Tag: linked

Seresto flea collars may be linked to nearly 1,700 pet deaths

Members of Congress are demanding one of the largest single product recalls in U.S. history after a top-selling flea and tick collar was linked to the deaths of nearly 1,700 pets and hundreds of injuries to humans. 

“When we put the collar on, everything changed and was like a switch just flipped,” Alex Jaeger said. 

Alex Jaeger and his mother, Eleanor, say two months after they put a Seresto collar on their golden retriever Blake, he developed seizures. They say their veterinarian gave Blake epilepsy medication, but the dog has never been the same.

“I don’t want anyone to ever go through this,” Eleanor Jaeger said. 

Karen Pisano said one of her two 4-month-old kittens fell ill within two days of putting their collars on in August. The legs of her orange tabby, Oscar, began twitching. 

“That’s when I became extremely alarmed,” Pisano said. 

On a veterinarian’s advice, she says she immediately removed the collars but Oscar died that night. 

“This poor thing, he didn’t do anything wrong. We didn’t do anything wrong. To see him pass — he didn’t deserve that,” Pisano said. 

Seresto collars contain two different pesticides designed to ward off fleas and ticks. Retailer Elanco says

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Flea Collar May Be Linked to 1,700 Pet Deaths

March 19, 2021 — A top-selling flea collar that may be linked to the deaths of nearly 1,700 pets and hundreds of injuries to people should be recalled, a U.S. lawmaker says.

Since the Seresto collars were introduced in 2012, there have been more than 75,000 incidents — ranging from skin irritation to seizures to death — reported to the U.S. Environmental Protection Agency, according to government documents obtained by a nonprofit group, CBS News reported.

Congressman Raja Krishnamoorthi wants a recall of the collars, which contain two different pesticides to combat fleas and ticks.

“I think that it’s only appropriate in this case that the manufacturer do a voluntary recall,” he said, CBS News reported. “We look at the situation, investigate and then proceed from there.”

Retailer Elanco says the collars are safe. The “incident report rate … in the U.S. has been below 0.3%” and the majority “relate to non-serious effects” such as skin problems, according to the company.

Elanco says it will not issue a recall. That’s something that would be up to regulators, a company spokesperson told CBS News.

WebMD News from HealthDay


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Surge Of Pet Deaths Linked To The Most Common Pet Food Ingredient

Pet Owners plead with FDA to go beyond recall.

CLEARWATER, Fla., Feb. 25, 2021 /PRNewswire/ — Truth About Pet Food.com reports that since late December 2020, hundreds of pets have died due to contaminated pet food; the deaths could have been prevented through proper monitoring of ingredients and pet foods. In the same timeframe – but only after pets died – 60 million pounds of corn-based dog and cat food were recalled containing deadly levels of aflatoxins, poisons produced by molds on agricultural crops.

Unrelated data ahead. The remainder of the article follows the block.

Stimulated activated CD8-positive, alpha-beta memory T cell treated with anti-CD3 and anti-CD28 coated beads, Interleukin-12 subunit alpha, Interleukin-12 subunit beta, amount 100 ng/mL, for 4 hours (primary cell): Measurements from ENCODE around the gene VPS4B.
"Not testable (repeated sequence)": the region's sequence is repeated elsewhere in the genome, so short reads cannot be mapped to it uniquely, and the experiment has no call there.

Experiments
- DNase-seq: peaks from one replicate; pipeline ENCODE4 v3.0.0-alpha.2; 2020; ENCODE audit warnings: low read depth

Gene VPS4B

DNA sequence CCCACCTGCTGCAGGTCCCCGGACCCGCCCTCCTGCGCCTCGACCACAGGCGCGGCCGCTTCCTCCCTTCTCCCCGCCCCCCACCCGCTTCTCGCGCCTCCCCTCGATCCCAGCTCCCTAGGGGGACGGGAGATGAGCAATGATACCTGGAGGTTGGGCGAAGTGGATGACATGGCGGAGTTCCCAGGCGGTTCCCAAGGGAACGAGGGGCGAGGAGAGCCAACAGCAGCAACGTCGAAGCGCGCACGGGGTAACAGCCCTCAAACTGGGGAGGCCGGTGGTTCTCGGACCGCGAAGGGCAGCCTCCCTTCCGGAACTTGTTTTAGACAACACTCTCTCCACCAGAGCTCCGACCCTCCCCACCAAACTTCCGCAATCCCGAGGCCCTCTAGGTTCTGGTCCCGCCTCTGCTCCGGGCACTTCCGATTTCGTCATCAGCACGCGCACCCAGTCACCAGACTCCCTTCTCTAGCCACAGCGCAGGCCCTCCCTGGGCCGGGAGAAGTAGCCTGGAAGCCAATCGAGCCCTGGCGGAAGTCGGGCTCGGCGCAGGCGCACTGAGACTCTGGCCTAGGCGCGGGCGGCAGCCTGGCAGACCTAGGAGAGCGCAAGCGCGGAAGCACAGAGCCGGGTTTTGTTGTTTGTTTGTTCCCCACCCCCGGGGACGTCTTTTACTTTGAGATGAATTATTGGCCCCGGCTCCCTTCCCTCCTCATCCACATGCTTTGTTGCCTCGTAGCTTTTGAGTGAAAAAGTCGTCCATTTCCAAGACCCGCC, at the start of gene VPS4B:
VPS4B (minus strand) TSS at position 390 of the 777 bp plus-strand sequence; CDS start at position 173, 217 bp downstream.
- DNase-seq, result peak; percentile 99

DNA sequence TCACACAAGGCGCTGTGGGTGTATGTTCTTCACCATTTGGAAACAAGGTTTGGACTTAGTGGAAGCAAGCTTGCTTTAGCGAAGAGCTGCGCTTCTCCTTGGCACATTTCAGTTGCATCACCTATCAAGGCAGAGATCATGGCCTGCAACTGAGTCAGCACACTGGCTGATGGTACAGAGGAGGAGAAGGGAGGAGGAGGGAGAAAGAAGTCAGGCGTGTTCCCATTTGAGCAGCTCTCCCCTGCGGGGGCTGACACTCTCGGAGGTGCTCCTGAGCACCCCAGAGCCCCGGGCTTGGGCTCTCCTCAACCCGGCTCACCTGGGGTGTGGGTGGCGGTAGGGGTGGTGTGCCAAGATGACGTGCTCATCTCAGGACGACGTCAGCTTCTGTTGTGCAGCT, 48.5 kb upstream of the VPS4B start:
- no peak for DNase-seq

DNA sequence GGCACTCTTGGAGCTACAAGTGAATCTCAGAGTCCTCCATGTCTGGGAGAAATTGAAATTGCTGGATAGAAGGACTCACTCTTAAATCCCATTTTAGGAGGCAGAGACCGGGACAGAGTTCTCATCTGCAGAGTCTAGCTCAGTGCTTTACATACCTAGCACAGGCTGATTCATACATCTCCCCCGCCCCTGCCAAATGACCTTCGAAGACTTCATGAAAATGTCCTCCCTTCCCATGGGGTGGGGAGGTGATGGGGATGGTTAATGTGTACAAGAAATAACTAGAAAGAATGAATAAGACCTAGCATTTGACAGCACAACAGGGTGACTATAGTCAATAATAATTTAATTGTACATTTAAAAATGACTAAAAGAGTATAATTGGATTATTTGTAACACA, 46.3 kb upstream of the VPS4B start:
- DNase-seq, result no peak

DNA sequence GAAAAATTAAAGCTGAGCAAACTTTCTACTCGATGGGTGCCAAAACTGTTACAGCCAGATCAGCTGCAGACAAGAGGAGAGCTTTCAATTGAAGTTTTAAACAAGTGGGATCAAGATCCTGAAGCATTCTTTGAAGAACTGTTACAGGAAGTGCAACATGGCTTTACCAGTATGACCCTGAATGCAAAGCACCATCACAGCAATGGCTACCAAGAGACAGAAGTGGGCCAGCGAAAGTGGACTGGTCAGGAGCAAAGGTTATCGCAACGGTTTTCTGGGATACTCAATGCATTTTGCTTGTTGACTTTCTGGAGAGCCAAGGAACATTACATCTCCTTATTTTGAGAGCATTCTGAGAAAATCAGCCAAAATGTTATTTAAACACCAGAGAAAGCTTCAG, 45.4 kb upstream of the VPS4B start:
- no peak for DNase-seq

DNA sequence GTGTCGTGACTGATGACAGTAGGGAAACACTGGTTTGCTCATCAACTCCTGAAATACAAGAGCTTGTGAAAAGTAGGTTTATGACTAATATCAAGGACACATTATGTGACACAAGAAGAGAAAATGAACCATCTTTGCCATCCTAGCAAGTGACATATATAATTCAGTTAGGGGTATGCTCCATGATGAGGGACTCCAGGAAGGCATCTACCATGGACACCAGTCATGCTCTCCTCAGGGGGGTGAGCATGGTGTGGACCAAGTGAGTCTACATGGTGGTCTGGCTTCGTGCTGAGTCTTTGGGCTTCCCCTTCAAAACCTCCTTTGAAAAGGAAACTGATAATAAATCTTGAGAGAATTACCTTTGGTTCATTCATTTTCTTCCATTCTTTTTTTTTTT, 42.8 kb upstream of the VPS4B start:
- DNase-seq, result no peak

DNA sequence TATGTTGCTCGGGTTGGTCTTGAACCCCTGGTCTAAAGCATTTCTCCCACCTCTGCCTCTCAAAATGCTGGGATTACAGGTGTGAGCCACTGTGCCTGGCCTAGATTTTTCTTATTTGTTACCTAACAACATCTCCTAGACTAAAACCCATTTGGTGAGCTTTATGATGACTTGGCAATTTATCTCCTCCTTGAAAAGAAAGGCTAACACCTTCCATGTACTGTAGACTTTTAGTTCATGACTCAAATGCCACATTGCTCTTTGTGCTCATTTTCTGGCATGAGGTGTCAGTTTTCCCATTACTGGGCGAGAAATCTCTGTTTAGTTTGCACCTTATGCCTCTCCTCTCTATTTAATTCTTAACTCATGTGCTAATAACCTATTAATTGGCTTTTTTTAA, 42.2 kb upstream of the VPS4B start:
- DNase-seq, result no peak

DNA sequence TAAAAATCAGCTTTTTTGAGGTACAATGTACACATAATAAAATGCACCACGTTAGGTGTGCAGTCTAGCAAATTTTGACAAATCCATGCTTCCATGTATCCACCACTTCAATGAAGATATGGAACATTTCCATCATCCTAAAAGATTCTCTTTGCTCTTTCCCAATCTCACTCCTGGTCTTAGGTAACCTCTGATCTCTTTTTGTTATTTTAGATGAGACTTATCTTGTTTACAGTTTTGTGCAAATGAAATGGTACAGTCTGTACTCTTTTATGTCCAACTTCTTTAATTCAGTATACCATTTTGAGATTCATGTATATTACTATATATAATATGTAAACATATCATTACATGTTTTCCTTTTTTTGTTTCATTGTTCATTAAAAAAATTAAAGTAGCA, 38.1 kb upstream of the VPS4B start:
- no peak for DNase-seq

The FDA maximum limit of aflatoxin in pet food is 20 parts per billion. FDA states: “Pets with aflatoxin poisoning may experience symptoms such as sluggishness, loss of appetite, vomiting, jaundice, and/or diarrhea. In some cases, this toxicity can cause long-term liver issues and/or death.”

Pet owners across the US sent an urgent plea to Dr. Steven Solomon, FDA Center for Veterinary Medicine to take preventive action against mycotoxins in pet food; telling the Agency recalls are not enough. “Proper monitoring of hazards and prevention is vital to pet food safety” said veterinarian Dr. Laurie Coger. “More immediate and consistent action needs to be taken by the

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Pets linked to maintaining better mental health and reducing loneliness during lockdown, new research shows

Credit: Pixabay/CC0 Public Domain

Sharing a home with a pet appeared to act as a buffer against psychological stress during lockdown, a new survey shows.

Most people who took part in the research perceived their pets to be a source of considerable support during the lockdown period. (23 March—1 June, 2020)

The study—from the University of York and the University of Lincoln—found that having a pet was linked to maintaining better mental health and reducing loneliness. Around 90 percent of the 6,000 participants who were from the UK had at least one pet. The strength of the human-animal bond did not differ significantly between species with the most common pets being cats and dogs followed by small mammals and fish.

More than 90 percent of respondents said their pet helped them cope emotionally with the lockdown and 96 percent said their pet helped keep them fit and active.

However, 68 percent of pet owners reported having been worried about their animals during lockdown, for example due to restrictions on access to veterinary care and exercise or because they wouldn’t know who would look after their pet if they fell ill.

Lead author, Dr. Elena Ratschen from the Department of Health

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